Quality Improvement Program to Reduce the Prevalence of Pressure Ulcers in an Intensive Care Unit

Rosalind Elliott, RN, MN; Sharon McKinley, RN, PhD; Vicki Fox, RN, BN, Intensive Care Nursing Cert

Disclosures

Am J Crit Care. 2008;17(4):328-334. 

In This Article

Methods

This quasi-experimental practice improvement program was conducted in a 14-bed adult general ICU at the Royal North Shore Hospital, a 600-bed metropolitan teaching hospital in Sydney, Australia. The hospital is a tertiary referral facility for a wide range of speciality services such as spinal, renal, neuroscience, and burns. In this and other Australian ICUs, an accredited ICU staff specialist is ultimately responsible for the admission and management of all patients. The ratio of registered nurses to patients is 1 to 1 for patients receiving mechanical ventilation, and each nurse performs all the care for his or her patient. Additional clinical support is available during the day, Monday to Friday, including clinical nurse educators, a clinical nurse consultant, and nurse unit managers. Assistance is available 24 hours a day from the after-hours nursing unit manager and patient services assistants. The study was done between November 2003 and January 2006. A baseline hospital-wide prevalence survey was conducted in November 2003, and subsequent surveys were conducted in the ICU each month thereafter.

All patients surveyed were at risk, with 50% at high risk for pressure ulcers.

The number of potential opportunities for surveying patients' skin was 601. Skin surveys were performed during 22 audits conducted during the 2-year study period. All patients admitted to the ICU on the day of the audit were included in the surveys. No formal procedure was used to select the day on which the survey was conducted. The availability of the clinical experts to do the surveys was the major factor in the selection of the day; therefore, all surveys were conducted between Monday and Friday. Patients were not included if they had contraindications to movement (eg, severely unstable hemodynamic status), had an unstable spinal injury, were expected to die shortly, had extensive skin grafts, had procedures outside the ICU scheduled during the audit, or refused to participate.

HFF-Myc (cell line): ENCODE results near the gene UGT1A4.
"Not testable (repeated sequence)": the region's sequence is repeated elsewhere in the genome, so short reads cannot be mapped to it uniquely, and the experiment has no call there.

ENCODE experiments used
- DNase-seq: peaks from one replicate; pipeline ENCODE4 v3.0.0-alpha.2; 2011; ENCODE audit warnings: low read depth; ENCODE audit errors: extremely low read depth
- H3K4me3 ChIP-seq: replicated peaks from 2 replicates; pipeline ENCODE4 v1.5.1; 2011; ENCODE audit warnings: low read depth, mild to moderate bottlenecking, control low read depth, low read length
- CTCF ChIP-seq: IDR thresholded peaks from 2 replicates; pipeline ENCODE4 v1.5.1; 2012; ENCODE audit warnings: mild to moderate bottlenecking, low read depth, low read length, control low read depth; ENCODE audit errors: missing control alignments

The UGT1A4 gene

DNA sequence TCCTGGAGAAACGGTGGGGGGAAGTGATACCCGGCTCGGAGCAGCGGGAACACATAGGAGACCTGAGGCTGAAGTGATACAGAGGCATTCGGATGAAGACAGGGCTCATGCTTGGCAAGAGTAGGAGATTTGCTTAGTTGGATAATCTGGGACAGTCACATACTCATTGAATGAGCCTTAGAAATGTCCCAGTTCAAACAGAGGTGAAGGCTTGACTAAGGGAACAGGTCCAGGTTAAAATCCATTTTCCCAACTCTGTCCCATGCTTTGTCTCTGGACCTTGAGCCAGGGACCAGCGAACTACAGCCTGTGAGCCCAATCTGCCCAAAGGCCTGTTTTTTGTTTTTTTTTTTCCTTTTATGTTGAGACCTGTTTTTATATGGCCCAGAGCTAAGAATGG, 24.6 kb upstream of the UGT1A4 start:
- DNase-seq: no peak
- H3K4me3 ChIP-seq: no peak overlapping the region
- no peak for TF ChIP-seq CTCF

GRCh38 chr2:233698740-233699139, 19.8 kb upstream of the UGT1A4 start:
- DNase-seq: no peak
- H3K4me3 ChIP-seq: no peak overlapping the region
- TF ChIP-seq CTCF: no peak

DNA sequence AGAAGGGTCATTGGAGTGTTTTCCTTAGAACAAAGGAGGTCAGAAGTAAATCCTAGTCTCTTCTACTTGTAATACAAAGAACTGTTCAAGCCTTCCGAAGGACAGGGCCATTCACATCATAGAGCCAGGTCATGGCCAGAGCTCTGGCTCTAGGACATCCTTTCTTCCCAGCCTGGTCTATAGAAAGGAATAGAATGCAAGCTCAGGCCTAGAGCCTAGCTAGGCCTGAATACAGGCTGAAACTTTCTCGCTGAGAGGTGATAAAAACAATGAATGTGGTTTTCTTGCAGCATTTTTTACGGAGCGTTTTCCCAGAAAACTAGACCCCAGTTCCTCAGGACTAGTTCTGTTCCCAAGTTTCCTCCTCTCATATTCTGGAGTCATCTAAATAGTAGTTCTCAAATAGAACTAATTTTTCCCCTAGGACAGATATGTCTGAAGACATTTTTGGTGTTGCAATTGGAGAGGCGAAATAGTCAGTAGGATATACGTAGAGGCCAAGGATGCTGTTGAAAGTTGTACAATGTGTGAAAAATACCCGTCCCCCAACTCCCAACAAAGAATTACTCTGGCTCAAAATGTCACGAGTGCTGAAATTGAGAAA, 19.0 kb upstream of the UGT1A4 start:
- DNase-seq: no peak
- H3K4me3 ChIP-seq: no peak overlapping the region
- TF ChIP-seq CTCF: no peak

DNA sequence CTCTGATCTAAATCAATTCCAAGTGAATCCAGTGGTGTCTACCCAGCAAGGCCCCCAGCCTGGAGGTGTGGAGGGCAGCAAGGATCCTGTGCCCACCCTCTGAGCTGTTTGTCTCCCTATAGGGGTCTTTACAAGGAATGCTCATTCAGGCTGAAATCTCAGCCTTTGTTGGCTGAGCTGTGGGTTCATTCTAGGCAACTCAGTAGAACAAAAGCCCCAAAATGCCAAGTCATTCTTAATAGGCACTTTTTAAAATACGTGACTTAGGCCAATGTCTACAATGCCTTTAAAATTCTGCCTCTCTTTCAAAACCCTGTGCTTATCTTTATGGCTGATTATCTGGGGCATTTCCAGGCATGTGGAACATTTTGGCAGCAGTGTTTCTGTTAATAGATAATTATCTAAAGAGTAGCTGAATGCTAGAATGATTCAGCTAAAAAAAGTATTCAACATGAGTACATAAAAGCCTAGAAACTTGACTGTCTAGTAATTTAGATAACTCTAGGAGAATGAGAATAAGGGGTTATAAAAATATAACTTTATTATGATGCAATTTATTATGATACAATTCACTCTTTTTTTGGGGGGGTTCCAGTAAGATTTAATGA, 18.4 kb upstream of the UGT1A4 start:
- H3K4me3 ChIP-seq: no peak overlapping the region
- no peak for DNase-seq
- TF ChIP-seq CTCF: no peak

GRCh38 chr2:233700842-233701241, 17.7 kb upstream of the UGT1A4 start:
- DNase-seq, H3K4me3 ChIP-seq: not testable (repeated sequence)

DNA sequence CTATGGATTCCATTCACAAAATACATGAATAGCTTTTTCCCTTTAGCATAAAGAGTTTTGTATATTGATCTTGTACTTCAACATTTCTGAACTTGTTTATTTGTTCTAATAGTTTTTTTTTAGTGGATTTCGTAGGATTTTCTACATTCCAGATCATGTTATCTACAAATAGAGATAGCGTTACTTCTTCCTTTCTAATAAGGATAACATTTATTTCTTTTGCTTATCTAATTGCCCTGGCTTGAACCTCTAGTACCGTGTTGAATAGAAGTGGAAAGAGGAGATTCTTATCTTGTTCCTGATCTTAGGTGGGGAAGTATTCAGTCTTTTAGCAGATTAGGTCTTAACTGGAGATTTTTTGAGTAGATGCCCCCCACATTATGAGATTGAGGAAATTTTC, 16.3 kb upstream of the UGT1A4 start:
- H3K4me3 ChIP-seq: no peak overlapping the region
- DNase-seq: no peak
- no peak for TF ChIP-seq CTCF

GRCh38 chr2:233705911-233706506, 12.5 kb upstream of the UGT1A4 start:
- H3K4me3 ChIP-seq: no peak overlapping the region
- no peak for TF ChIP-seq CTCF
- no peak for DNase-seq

Sixty percent of pressure ulcers occurred on the heels; 30% on the sacrum.

The Waterlow Pressure Ulcer Risk Assessment Scale[16] was used to assess the risk for pressure ulcers. The cumulative score derived by adding scores for each risk factor gives an indication of the risk for a pressure ulcer. A score is assigned for each of the 10 risk factors: body weight, continence, skin condition, nutritional status/appetite, age, sex, mobility, recent surgery, tissue perfusion, and neurological status. The minimum score for adult patients is 2; the maximum possible score is 90. Low scores (<10) indicate low risk. A patient with a score between 10 and 15 is considered at risk, a patient assigned a score between 15 and 19 is at high risk, and a patient assigned a score greater than 20 is at very high risk. The purpose of the tool is to provide a practical method of assessing the level of risk for pressure ulcers and to suggest levels of interventions to reduce risk.[17]